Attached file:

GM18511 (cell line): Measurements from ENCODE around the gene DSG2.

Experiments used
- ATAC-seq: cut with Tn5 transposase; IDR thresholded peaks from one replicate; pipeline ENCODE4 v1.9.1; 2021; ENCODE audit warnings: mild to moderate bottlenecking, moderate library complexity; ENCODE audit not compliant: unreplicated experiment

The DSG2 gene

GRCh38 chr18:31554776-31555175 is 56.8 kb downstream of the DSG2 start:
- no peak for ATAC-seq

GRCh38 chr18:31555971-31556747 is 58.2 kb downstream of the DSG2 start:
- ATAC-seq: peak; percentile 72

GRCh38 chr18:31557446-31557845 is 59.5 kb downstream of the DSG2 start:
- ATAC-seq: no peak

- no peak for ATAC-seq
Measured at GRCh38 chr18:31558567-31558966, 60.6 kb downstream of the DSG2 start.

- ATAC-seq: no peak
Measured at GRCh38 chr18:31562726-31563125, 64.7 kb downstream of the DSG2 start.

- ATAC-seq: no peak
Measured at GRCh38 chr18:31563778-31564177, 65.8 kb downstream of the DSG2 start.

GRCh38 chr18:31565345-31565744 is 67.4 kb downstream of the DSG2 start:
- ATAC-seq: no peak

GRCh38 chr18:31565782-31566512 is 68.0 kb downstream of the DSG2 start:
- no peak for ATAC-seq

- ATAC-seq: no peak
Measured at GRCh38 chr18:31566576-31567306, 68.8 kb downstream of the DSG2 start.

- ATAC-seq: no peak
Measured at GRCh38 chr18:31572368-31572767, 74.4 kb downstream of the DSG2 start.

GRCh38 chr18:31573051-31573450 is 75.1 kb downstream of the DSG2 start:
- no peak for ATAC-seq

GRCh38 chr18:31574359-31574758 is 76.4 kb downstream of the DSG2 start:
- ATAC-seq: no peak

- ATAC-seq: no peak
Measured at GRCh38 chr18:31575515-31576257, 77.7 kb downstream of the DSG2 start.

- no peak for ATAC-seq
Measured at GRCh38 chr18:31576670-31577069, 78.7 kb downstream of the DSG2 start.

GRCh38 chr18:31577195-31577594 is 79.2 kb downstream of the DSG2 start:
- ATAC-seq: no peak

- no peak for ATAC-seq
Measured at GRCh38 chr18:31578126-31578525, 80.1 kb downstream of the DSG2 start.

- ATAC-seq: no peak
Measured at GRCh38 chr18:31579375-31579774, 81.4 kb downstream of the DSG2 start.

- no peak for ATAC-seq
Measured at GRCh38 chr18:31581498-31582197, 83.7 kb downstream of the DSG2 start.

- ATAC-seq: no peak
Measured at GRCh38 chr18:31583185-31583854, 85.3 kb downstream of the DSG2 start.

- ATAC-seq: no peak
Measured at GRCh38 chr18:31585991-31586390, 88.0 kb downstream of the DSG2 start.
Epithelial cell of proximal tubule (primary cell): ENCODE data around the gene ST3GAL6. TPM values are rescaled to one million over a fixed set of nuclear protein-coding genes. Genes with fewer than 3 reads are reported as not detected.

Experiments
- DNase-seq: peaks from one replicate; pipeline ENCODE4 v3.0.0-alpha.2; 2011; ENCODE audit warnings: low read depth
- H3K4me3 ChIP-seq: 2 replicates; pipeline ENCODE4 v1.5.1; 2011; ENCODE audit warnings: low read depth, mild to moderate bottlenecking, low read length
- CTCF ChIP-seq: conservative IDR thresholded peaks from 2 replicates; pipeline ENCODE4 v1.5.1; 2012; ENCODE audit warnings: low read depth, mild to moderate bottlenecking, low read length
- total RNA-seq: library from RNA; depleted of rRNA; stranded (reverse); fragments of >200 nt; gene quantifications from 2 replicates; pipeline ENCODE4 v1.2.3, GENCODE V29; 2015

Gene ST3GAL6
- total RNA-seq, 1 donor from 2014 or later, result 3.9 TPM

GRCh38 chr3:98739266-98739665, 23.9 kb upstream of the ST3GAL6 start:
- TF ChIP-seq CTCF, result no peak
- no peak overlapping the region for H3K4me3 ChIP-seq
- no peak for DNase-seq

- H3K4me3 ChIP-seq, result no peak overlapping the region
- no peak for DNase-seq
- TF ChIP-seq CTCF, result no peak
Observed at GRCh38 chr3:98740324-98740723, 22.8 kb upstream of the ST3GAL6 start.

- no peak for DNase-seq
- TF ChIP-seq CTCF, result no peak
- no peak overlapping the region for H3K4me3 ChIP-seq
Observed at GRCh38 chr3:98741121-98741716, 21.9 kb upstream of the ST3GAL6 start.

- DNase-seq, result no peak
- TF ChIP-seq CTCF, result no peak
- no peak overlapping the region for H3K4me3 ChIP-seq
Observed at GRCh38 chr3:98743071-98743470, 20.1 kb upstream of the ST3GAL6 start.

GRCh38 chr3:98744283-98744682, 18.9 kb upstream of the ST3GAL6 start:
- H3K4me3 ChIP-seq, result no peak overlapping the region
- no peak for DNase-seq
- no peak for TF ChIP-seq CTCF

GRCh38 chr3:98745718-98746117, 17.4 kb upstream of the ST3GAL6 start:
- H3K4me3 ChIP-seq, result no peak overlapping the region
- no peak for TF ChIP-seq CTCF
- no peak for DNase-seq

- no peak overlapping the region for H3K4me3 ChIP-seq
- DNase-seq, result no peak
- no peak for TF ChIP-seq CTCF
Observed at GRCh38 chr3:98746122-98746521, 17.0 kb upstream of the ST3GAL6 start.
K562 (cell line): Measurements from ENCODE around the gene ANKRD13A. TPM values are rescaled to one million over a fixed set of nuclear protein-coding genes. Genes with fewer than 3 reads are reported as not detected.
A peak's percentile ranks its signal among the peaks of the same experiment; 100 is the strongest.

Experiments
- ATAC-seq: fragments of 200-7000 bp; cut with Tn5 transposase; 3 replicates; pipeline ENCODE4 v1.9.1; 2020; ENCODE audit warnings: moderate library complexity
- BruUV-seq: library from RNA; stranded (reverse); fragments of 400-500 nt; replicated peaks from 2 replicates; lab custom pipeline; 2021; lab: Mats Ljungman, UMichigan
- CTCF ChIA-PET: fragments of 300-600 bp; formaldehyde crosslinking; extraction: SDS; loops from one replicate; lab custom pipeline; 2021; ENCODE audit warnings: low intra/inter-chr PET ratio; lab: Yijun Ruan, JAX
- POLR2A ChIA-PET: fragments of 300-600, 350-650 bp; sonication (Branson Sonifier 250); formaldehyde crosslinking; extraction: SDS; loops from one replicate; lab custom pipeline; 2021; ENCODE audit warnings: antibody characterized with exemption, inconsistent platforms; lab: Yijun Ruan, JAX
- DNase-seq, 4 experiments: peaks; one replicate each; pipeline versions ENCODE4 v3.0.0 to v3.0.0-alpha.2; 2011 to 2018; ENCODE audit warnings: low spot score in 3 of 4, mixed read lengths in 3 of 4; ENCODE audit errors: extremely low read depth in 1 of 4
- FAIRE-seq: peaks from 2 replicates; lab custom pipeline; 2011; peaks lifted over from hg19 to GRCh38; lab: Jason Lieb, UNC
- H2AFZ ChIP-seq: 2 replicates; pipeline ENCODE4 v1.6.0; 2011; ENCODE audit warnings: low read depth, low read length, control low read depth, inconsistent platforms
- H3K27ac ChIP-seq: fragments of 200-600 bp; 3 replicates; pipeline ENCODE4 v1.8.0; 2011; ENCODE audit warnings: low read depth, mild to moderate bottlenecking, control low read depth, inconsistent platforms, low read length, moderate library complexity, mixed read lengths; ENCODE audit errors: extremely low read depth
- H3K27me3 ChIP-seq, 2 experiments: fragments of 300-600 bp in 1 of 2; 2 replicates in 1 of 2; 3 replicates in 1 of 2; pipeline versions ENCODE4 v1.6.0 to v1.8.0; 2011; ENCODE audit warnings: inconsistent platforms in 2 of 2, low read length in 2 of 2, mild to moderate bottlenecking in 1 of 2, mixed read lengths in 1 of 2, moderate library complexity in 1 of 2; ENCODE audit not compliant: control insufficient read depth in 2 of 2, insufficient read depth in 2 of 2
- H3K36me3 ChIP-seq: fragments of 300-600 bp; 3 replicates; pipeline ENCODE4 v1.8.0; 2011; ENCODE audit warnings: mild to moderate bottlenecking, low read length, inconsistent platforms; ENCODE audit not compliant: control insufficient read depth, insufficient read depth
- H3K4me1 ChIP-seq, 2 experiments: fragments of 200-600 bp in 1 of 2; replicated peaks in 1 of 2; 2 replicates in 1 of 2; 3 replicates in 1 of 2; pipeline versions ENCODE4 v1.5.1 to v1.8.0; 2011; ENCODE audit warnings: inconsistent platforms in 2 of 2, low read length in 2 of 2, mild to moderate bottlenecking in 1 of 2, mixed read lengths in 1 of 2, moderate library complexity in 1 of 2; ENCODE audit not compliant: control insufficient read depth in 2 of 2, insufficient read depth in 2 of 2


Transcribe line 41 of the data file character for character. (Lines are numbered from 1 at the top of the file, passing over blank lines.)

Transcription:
- ATAC-seq: no peak